The group met up tonight to pick up from the cliffhanger where they had found themselves on Mars instead of the “Second Earth”, Atlantia. While they tended to the wounded who had been rolled over by the minifighters that had exited the Eye of Shambala only to fall over and roll down the mound of marines, and tried to get the litle planes back on their landing gear, Zelansky was photographing their surroundings. He noted that the city they arrived next to had a larger “eye”-stlye gate that acted both as a portal, and as a door/gate to the city. Inside, the buildings seems to shift and more, changing, but in the center was a larger ziggurat with was surmounted by a strange object…a flying saucer much like those of the Atlanteans!

Suddenly, they realized they were being watched by three figures, very tall, dressed in white robes with red sashes. Their faces were disguised by featureless white masks. Yet, thy could hear these people in their heads, the language unfamiliar, but the concepts clear — “strange, one of them is a Vril-ya. I though they were dead or in the Celestial Keep. The other [Cointreau] has been touched by an ancient…but they are all asleep! How is this possible. They others, they’ve never seen their like; similar to the Zhul-ya, but not.” These creatures were quickly joined by more: strange humanoids with long arms and fingers, giant black eyes, none speaking but communicating directly to the characters’ minds. “The leader [Zelansky] is curious. The one touched by the ancient is larcenous, selfish, and weak; he is too dangerous to allow in the city. The Atlantean [Veitch]  is well-meaning but confused.”

Despite not having the same language, the characters are able to communicate. They are on Zhul — Mars, apparently — and Earth is “Vril” according to these things. The city is Elos Das, a term Zelansky thinks means either “hidden city” or “secret city”. The “people” are elosi — the hidden people or people of the secret. He’s not sure, the syntax is strange.

The creatures aided them with their injured, inspected the “crude but clever” Dogifsh minifighters, and examined the party. They find the marines bellicose. Far too dangerous to be allowed inside. Then, as a group, they turn to face northwest. Suddenly, they are headed back into the city, some of them simply disappearing as they go. The three “leaders?” inform them that there is food and water, two days march to the south, or to the northwest. In the northwest, they can see what the creatures saw: two ships in the air, sails out, coming for their position.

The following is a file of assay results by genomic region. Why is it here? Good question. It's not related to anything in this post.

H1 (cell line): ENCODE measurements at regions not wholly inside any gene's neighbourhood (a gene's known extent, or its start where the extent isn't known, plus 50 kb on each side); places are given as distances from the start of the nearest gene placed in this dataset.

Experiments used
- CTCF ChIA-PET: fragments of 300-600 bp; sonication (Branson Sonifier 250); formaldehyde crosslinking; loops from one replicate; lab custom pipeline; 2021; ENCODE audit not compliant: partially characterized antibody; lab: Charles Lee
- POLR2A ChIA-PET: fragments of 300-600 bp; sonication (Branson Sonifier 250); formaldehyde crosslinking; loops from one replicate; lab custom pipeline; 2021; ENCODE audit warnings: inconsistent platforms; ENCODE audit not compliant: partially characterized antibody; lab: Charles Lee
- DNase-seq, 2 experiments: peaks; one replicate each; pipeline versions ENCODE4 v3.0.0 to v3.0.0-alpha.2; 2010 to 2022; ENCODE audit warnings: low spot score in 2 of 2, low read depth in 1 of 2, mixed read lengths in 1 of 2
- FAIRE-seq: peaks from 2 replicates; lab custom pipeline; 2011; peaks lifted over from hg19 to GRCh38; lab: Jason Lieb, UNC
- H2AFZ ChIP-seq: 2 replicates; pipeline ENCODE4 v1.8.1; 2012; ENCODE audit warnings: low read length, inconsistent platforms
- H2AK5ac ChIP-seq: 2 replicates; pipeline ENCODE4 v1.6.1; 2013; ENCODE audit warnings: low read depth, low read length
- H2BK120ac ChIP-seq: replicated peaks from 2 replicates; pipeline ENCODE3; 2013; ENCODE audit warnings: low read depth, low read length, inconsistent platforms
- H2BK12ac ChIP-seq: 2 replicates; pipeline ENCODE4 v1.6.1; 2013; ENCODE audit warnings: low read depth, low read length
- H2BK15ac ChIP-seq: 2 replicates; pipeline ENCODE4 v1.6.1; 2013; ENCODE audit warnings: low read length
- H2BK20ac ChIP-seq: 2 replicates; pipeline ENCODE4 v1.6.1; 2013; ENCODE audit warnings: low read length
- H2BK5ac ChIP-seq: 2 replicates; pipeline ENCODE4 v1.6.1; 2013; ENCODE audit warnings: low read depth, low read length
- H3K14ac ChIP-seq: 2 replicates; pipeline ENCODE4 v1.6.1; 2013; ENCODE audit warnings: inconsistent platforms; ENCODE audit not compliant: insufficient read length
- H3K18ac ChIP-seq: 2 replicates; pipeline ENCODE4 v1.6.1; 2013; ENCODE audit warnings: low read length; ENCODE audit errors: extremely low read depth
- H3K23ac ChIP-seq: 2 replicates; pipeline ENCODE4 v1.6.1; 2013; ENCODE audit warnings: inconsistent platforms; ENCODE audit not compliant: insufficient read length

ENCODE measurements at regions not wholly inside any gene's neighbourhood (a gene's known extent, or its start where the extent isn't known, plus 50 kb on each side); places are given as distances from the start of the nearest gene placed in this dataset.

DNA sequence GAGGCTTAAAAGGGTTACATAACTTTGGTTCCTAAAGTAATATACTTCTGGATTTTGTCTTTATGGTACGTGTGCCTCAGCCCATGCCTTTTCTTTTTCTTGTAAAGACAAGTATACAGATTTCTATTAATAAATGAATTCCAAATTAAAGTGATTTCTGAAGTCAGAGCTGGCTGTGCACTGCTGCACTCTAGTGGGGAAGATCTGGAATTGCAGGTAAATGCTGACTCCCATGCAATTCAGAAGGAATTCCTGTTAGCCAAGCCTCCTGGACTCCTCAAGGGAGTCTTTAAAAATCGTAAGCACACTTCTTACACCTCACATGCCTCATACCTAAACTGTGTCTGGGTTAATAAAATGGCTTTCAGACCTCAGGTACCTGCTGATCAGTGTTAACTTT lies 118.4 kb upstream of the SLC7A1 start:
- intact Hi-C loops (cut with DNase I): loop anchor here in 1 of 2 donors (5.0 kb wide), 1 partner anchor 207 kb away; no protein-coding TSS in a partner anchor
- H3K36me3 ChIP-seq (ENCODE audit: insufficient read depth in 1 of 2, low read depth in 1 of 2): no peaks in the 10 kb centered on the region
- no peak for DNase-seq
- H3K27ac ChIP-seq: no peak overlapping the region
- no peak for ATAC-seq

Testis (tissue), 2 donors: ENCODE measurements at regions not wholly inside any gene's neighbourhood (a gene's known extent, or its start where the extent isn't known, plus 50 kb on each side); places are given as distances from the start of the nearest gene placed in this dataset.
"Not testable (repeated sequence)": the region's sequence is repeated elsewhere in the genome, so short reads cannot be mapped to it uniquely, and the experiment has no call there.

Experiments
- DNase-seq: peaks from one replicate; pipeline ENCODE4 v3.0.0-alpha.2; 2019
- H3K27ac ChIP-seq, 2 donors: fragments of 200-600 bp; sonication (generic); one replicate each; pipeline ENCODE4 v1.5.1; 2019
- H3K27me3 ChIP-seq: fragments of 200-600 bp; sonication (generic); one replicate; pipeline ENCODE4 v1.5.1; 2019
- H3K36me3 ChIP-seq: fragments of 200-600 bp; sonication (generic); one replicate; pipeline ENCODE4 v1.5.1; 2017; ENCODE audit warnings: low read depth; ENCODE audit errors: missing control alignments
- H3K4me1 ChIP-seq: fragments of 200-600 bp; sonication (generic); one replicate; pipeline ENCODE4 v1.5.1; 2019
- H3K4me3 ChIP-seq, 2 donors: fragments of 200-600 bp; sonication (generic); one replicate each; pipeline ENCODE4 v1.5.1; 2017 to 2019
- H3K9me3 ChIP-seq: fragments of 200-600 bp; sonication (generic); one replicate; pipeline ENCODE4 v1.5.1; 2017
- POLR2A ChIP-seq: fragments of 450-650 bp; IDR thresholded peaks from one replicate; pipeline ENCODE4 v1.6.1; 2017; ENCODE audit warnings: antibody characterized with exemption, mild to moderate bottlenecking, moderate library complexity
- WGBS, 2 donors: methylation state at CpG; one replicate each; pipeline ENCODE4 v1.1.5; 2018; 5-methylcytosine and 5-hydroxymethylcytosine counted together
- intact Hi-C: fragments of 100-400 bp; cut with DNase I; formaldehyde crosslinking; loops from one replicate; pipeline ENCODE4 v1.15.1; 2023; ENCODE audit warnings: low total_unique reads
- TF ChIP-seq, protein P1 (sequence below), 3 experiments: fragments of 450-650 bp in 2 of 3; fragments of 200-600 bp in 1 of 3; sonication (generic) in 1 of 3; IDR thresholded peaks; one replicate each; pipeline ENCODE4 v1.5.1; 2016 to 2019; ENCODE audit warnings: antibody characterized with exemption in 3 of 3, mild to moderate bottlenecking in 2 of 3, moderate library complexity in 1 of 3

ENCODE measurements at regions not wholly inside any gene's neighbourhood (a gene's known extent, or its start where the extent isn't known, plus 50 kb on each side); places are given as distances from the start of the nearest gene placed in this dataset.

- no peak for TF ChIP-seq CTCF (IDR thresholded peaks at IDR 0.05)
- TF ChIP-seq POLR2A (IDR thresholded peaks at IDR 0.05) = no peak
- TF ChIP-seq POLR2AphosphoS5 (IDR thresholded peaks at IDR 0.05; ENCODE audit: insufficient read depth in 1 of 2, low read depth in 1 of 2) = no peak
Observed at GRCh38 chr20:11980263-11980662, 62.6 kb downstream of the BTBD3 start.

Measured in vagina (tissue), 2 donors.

As they watch, the city twists and folds itself until it is gone without a trace. The marines spread out and prepare for hostilities, while Erha, O’Bannon, and Post get their Dogfish ready for the fight. The two ships separate, the larger one climbing, while the smaller bears in on them, firing a heat ray that carves a trench of molten glass in the sand and damaged Erha’s Dogfish. The three pilots get into the air, their minifighters faster but more unstable than ever.

The frigate or warship, or whatever it is, closes on the marines’ position while zelansky uses his math skills to aid the mortar crew in attacking the ship. Meanwhile, the Dogfish swoop and attack the craft, while getting fired at by strange cannons that shoot bolts of greenish light their way. These blasters miss the Dogfish, which are far too fast, and they successfully strafe the ship over and over. They noted that the crew of the larger ship seemed to be fighting each other, and they realized that it could be a prize for the smaller ships; perhaps they’ve been discovered by pirates?

The mortar rounds hit their target, and Cointreau finds himself using his Inspire to get the marine gunners to use their .30 machineguns to good effect. Eventually, the craft crashes into the sand near their position and the marines, led by Zelansky, Cointreau, and Veitch board and take the ship. they have to evacuate quickly, however, as the ship is on fire and eventually blows itself sky-high. The small crew is under guard by the marines, and their lone captive, a strange green woman with four arms! is being kept “safe” by Cointreau.